Can an agreement that was void at any moment due to a violation of competition law be revived?


Can an agreement that was void at any moment due to a violation of competition law be revived?

Caroline Cauffman

When a court invalidates an agreement because the rules of contract law were violated (for example because the agreement was concluded as a result of a mistake or deception), then that agreement is deemed to have never existed. It was never valid and never will be valid. Aside from a few exceptions, everything that has already been performed under the agreement must be undone. If an agreement is invalidated for violation of competition law, the consequences are less clear.

It is possible that at the time of concluding a contract the agreement is already in violation of Belgian and/or European competition law because, for example, a producer imposes minimum selling prices on a distributor. In that case, it is also deemed that the agreement never existed.

However, it is also possible that at the time of its conclusion, an agreement benefits from a competition law block exemption, such as exists for distribution agreements, technology transfer agreements and so forth. The agreement is then deemed not to be in conflict with Belgian or European competition law.

It is inherent in competition law block exemptions that their applicability is linked to the condition that the market share of one or both parties remains below a certain threshold. If the market share of one of the parties exceeds the threshold during a period defined in the block exemption, the agreement will lose the benefit of the block exemption. It is not necessarily void, but the possibility that it is void exists. Whether the agreement is effectively void depends on whether it fulfils the conditions set by the Belgian and/or European competition laws.

If the agreement is in violation of the competition laws due to an increase in the market share of one or both parties, it is void. The question arises, however, from what point in time? The legal doctrine is divided on the answer to this question. According to the first view, the agreement becomes void from its inception, and once again, aside from a few exceptions, all of its consequences have to be undone. In practice, this solution might lead to great chaos: all products and services already delivered (or the value of them) and all payments have to be reimbursed back and forth.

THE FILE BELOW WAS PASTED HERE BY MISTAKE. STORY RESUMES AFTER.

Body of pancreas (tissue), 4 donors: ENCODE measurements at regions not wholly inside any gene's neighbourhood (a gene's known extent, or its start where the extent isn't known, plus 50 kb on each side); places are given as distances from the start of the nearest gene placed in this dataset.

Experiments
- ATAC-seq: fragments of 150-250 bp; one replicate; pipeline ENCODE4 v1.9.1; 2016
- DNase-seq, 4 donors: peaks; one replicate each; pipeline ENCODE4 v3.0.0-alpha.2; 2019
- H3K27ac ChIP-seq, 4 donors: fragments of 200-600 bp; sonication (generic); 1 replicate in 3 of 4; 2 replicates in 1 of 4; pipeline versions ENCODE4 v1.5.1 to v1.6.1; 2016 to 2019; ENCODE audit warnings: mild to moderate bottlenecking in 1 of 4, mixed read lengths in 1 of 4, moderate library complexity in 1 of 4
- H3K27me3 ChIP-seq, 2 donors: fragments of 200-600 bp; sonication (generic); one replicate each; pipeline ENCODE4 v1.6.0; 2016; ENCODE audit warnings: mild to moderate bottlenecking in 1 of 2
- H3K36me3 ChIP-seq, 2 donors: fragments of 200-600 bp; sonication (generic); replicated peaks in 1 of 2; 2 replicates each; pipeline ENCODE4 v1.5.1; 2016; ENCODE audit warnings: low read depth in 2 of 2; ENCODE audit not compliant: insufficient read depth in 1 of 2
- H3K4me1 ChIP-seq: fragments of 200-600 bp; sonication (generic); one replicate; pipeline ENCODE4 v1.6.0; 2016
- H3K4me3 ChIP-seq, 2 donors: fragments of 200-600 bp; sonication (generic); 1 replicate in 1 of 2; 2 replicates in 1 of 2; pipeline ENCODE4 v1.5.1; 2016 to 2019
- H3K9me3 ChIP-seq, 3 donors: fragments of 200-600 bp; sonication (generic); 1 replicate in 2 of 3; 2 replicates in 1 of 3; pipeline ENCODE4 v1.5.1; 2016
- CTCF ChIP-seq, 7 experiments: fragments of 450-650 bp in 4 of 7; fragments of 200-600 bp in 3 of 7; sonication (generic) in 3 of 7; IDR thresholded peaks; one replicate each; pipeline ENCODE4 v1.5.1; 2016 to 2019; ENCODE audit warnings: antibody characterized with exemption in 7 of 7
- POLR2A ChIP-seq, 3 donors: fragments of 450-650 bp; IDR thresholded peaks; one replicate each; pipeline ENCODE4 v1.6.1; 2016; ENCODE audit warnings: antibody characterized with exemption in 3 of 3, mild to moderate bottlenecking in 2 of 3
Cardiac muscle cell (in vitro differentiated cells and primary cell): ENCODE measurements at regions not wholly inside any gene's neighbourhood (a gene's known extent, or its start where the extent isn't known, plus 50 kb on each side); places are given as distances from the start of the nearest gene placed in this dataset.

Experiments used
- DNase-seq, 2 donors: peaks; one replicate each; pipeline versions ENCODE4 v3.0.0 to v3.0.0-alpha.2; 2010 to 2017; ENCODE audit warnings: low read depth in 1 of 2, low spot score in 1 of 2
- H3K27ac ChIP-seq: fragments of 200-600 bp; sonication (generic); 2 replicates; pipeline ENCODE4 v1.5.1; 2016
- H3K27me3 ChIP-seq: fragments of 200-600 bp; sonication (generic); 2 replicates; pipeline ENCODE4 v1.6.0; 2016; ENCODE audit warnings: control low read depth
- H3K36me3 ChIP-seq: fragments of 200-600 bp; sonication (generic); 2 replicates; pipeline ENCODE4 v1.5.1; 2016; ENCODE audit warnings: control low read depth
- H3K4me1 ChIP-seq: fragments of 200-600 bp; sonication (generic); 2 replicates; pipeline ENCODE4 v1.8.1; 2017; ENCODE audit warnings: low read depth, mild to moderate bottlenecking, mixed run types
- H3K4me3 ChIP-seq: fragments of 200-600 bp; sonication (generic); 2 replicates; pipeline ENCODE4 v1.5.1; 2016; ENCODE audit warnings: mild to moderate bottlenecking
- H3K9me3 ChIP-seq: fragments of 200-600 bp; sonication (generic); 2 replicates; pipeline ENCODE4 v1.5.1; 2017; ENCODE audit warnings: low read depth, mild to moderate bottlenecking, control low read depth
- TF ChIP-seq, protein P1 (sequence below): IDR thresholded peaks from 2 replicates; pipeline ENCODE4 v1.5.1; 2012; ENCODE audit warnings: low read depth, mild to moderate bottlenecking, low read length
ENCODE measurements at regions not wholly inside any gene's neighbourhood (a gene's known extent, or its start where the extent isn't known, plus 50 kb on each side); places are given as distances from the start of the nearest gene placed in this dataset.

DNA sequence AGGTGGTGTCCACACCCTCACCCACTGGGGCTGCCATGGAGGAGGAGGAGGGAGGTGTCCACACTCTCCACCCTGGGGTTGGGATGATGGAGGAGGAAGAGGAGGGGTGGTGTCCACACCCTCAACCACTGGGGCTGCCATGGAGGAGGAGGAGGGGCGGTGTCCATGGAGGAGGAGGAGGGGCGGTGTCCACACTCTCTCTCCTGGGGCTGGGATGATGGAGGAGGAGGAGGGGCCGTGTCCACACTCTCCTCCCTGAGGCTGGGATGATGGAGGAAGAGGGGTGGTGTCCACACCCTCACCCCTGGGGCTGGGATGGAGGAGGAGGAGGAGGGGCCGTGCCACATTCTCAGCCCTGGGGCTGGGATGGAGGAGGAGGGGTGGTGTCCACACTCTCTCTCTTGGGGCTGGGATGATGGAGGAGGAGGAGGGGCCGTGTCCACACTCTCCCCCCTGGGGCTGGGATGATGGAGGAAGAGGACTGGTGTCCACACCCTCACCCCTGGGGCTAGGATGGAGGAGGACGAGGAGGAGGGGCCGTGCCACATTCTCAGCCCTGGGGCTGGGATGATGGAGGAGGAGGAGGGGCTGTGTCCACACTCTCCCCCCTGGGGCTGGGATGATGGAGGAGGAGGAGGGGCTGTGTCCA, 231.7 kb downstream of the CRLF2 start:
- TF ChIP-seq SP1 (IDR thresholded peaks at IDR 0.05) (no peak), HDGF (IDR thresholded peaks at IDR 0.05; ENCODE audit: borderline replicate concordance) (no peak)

Fortunately, this view is not shared by the Court of Justice, nor by the Belgian Court of Cassation. Both of the highest courts are of the opinion that the competition law voidness only takes effect at the moment that the agreement can no longer benefit from the block exemption and the conditions for violation of the competition laws are fulfilled. The moment at which the voidness is pronounced by a court decision is not decisive.

So far, so good. It is less clear what happens if the agreement was at some point in violation of the competition laws and thus became void but has returned within the scope of a block exemption because, for example, the market share of one or both parties has decreased. Can the agreement become valid again; in other words, ‘revived’? From the English text of a number of judgements of the Court of Justice, it could be concluded that this is indeed possible. The Court repeatedly ruled "that principle of invalidity can be relied on by anyone, and the courts are bound by it once the conditions for the application of Article [101(1) TFEU] are met and so long as the agreement concerned does not justify the grant of an exemption under Article [101(1) TFEU]" (affairs Courage, Manfredi, Cepsa).

The possibility of reviving an agreement that was in violation of the competition laws for a certain period of time and was therefore void is supported by certain jurisprudence and legal doctrine from the United Kingdom. However, it seems to be difficult to defend this practice. It cannot be that after an agreement has become void, a contracting party suddenly finds that at a certain moment it meets the conditions of a block exemption again and requests the execution of an old contract from its counterparty, who may not even remember the contract in question. What happens if the parties were unaware of the fact that their agreement had been in violation of the competition laws for a certain period of time and continued to implement the agreement and that after some time the agreement regains the benefits from the block exemption? Are the payments made after the contract ‘revived’ undue and can they be recovered? This also doesn’t seem to be the case. However, the reason for this must not be sought in the revival of the original agreement, but in the fact that once the agreement became valid again, the parties tacitly (by making deliveries and making payments) made a new agreement under the same conditions as the original agreement.

Uncertainties and discussions in this respect can be avoided, by including in a contract that benefits from a block exemption, especially if it is governed by English law, a clause providing a clear statement that if the contract would at a certain moment loose the benefit of the block exemption, it will lose any effect for the future, unless the parties resume their mutual performances as stipulated in the agreement immediately after the block exemption has become applicable again, in which case a new agreement with the same content as the original agreement is deemed to have been concluded at the time the block exemption became applicable again.

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